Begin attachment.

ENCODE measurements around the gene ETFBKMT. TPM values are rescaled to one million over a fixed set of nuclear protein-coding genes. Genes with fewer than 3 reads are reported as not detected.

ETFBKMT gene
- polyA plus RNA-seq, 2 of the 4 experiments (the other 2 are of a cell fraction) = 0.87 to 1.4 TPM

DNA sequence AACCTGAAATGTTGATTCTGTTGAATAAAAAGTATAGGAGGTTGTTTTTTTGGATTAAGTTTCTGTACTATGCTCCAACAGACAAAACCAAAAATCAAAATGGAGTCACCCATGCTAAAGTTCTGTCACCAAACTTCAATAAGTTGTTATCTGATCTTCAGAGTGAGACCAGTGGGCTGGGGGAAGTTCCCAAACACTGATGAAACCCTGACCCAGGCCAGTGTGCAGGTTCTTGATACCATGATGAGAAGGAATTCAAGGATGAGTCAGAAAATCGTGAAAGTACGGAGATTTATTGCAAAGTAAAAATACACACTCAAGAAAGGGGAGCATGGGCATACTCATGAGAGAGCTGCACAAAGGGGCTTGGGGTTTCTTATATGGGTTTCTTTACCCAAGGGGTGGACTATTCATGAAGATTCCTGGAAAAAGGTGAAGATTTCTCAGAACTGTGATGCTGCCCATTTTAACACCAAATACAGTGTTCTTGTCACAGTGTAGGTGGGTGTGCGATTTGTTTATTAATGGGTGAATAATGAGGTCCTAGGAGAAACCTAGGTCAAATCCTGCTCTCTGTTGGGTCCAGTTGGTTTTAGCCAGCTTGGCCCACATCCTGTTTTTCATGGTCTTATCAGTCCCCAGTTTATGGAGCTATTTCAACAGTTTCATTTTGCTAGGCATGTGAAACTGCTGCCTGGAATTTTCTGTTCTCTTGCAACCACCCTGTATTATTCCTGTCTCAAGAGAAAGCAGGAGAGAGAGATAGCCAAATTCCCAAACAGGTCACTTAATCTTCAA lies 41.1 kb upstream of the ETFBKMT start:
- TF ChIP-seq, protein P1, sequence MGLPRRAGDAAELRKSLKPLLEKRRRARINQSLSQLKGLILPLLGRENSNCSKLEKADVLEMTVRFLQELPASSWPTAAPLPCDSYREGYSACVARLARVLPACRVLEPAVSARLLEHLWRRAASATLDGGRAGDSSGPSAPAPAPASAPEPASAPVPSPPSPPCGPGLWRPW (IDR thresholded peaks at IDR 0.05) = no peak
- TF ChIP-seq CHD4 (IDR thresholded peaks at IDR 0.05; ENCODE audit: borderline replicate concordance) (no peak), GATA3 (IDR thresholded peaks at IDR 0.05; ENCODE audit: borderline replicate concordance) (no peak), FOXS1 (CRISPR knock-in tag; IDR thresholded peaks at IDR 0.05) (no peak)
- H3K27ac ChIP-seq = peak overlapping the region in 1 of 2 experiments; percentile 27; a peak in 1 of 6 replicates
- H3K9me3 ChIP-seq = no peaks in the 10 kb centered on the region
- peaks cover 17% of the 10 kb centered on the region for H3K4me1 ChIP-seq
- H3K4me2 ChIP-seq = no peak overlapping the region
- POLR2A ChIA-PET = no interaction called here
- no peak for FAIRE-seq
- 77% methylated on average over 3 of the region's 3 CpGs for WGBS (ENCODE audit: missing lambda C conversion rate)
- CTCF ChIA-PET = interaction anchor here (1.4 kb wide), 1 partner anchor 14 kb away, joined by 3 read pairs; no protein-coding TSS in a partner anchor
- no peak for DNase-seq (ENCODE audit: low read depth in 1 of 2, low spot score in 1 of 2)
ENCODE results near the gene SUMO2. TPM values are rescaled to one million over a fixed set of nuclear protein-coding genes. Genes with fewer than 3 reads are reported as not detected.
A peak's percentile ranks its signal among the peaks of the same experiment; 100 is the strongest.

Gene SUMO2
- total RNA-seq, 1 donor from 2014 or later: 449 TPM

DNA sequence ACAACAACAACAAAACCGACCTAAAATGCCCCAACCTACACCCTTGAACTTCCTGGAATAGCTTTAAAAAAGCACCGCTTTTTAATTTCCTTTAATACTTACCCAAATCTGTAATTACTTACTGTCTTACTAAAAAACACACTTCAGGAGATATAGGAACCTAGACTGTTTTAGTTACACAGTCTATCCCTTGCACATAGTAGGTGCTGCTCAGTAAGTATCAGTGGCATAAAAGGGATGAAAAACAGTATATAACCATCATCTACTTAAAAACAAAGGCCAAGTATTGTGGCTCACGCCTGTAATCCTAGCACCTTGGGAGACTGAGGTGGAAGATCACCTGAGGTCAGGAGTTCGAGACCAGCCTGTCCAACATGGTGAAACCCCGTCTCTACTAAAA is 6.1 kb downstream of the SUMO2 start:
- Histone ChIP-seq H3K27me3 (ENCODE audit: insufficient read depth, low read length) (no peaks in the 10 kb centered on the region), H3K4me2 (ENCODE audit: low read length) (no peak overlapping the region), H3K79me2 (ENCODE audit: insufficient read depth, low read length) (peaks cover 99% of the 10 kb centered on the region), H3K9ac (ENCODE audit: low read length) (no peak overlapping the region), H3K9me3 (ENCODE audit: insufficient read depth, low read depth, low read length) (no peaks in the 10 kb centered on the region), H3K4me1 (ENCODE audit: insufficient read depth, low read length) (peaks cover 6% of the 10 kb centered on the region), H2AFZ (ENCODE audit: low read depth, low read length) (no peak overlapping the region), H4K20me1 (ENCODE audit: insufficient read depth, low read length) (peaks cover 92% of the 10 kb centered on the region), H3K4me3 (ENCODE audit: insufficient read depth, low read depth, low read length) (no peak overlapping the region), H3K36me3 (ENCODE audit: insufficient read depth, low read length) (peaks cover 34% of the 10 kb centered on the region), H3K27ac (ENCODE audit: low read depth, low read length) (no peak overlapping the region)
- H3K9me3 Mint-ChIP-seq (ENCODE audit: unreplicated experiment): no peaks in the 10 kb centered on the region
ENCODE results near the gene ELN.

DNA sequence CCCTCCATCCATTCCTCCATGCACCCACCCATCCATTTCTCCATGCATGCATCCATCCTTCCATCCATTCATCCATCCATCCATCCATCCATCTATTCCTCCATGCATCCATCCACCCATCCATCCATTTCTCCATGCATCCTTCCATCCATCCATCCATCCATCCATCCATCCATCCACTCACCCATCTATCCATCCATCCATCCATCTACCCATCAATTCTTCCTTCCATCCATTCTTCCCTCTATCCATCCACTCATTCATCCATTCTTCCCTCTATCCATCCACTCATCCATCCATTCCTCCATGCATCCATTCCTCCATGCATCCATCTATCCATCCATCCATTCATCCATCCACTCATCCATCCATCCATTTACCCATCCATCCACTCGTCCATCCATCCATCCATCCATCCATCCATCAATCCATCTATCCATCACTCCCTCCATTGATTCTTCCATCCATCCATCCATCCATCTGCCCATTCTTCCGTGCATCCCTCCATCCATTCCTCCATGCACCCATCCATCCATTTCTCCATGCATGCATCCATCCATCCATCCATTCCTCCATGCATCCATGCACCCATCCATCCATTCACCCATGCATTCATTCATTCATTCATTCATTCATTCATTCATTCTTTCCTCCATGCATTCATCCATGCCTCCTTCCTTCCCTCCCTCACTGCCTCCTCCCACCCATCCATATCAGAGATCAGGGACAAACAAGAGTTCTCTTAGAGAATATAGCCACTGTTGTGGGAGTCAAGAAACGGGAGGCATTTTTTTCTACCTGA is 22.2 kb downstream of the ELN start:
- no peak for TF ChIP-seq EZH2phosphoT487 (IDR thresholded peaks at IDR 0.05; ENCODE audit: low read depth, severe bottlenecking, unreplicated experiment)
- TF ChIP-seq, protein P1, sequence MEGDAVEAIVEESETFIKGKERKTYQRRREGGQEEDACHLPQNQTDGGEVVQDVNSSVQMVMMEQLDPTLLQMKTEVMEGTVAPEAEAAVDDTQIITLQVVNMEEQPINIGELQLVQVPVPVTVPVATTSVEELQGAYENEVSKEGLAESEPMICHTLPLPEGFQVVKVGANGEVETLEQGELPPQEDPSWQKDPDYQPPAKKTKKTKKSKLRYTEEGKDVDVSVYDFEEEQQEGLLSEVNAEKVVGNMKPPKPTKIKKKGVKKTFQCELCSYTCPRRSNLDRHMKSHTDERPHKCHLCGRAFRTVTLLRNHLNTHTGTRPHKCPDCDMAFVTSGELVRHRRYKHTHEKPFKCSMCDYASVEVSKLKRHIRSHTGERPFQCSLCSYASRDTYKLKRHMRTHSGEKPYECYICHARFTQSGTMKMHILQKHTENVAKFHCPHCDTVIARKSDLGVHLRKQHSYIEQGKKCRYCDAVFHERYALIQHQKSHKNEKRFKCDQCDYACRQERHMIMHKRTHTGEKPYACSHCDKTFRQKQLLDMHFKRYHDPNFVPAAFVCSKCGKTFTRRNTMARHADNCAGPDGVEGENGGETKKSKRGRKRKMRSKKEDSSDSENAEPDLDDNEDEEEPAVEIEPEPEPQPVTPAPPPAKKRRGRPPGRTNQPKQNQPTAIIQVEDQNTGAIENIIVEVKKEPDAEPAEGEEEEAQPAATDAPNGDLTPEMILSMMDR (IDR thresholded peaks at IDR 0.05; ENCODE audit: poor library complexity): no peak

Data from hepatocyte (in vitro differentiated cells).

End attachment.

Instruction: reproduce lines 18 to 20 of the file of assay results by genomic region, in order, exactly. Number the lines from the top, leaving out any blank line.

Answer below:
Gene SUMO2
- total RNA-seq, 1 donor from 2014 or later: 449 TPM

DNA sequence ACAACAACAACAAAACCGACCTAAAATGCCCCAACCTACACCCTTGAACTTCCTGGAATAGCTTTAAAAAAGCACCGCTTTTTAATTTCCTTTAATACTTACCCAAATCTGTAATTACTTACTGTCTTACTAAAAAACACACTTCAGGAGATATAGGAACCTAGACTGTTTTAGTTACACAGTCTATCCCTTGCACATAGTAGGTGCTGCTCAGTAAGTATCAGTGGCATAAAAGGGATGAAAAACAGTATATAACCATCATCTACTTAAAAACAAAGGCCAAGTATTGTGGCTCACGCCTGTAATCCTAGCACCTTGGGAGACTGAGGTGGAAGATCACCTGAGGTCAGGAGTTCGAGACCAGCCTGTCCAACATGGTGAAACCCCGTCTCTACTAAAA is 6.1 kb downstream of the SUMO2 start: